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Is a Home Health Aide the same as a Personal Care Aide?
Personal Care Aides and Home Health Aides help people who are injured, disabled, chronically ill, or cognitively impaired. They also help older adults who may need assistance. They help with activities such as bathing and dressing, and they provide services such as light housekeeping and preparation of meals.
There are many different levels of care that home health and personal care aides provide, including simply helping the client be comfortable, companionship, assistance with activities of daily living (which might include eating, toileting, grooming, dressing, bathing, transferring from bed to chair, mobility and positioning).
The main difference between a personal aide and a home health aide is in the level of medical care they provide.
In some jurisdictions the personal care assistant label is broad; this direct provider of personal care person may be a home health aide, a nurse’s aide, a personal care worker or a nursing assistant, just to name a few. Check with your states definitions to be sure of proper terminology in your area. A personal care aide by any name may provide care for an individual at home care or in a residential care facility, a health care facility or an long term care institution.
Home health aides and Certified Personal Care Aides have more specialized training than personal aides. Usually a home health aide is a certified nursing assistant (CNA) who’s supervised by a nurse. Often, home health aides work for certified nursing or hospice agencies that receive government funding and therefore must comply with regulations regarding documentation, medical supervision, and paperwork. Usually a doctor orders home care if an older adult is determined to be unable to care for himself or herself — during post-surgery rehabilitation, for example — and is therefore more likely to be covered by insurance.
Home health aides and Certified Personal Care Aides typically help administer medications and can help older adults with prescribed exercises and physical therapy routines. With proper training, they can change simple dressings, give massages, and assist with braces and mobility devices. Also, with specialized training, a home health aide can operate and troubleshoot medical equipment such as home oxygen or ventilators.
Training and employment of Personal Care Aides
Personal Care Aides (PCA) provide routine health and personal care support and assistance with activities of daily living to patients with physical impairments or disabilities in private homes, nursing care facilities, and other residential settings. According to the International Standard Classification of Occupations, they usually do not require extensive health care knowledge or training to practice their profession, but typically require a high level of manual dexterity and good interpersonal communication skills.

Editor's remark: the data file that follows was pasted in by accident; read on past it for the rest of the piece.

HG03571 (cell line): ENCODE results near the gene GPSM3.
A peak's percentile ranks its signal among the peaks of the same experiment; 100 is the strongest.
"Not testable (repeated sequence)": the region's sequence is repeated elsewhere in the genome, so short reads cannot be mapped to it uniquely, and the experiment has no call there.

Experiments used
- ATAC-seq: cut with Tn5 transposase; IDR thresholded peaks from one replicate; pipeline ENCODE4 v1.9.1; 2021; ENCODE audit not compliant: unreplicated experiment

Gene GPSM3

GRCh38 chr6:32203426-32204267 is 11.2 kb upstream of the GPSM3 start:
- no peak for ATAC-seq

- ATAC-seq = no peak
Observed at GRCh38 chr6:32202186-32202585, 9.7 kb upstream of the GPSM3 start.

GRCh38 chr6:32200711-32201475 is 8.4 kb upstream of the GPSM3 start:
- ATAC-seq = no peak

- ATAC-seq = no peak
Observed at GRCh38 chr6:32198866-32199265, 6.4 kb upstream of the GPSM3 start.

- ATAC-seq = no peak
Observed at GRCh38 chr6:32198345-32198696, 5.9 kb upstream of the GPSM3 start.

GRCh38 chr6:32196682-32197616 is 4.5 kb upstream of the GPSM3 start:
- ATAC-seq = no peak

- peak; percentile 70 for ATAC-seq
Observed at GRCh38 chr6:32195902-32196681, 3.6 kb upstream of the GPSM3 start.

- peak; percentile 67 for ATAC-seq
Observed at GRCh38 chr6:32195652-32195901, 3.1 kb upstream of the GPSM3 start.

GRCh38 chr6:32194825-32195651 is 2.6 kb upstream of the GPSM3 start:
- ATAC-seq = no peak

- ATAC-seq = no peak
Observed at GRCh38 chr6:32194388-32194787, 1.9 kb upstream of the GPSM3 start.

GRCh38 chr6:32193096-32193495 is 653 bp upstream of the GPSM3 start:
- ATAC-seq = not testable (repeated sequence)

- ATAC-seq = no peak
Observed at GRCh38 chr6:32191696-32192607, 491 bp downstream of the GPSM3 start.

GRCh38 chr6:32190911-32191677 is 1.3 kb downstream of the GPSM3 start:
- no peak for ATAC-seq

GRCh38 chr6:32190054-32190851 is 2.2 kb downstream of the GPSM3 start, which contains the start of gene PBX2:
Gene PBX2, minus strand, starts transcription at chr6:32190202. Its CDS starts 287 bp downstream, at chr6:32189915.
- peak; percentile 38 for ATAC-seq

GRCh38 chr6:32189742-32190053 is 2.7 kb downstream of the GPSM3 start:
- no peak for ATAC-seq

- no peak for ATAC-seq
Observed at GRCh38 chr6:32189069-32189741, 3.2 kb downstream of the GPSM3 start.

Certified Personal Care Aides can help clients with mobility restrictions to get out of bed, bathe, dress, and groom. They might provide some basic health-related services, such as checking the patient’s pulse rate, temperature, and respiration rate; helping with simple prescribed exercises; and assisting with medications administration. They may advise families and patients on nutrition, cleanliness, and household tasks. Depending on the clients’ needs, they may change simple dressings, provide skin care, or assist with braces and artificial limbs. Some accompany clients to doctors’ appointments or on other errands, and may also provide light housekeeping and homemaking tasks.
A PCA may be either independently contracted on a freelance basis directly by the person needing the assistance or their family, or employed by a larger staff network of care providers, such as in an assisted living facility, or employed by a private, government-operated or community-based organization that systematically dispatches providers of personal care to persons in need. The PCA may work exclusively with one client, or have a number of different clients. Some PCAs work with clients with long-term care needs, while others may primarily help discharge hospital patients who have relatively short-term needs.
- World Health Organization: Classifying health workers. Geneva, WHO, 2010.
- “DEFINITION OF CARING FOR ELDERLY”. LiveStrong.com. Retrieved 15 June 2012.
- International Labour Organization: International Standard Classification of Occupations, ISCO-2008: Minor group 532-Personal care workers in health services. Geneva, ILO, 2010.
- US Bureau of Labor Statistics: Occupational Outlook Handbook, 2010-11 Edition: Home Health Aides and Personal and Home Care Aides
- OECD: Long-term Care for Older People. Paris, OECD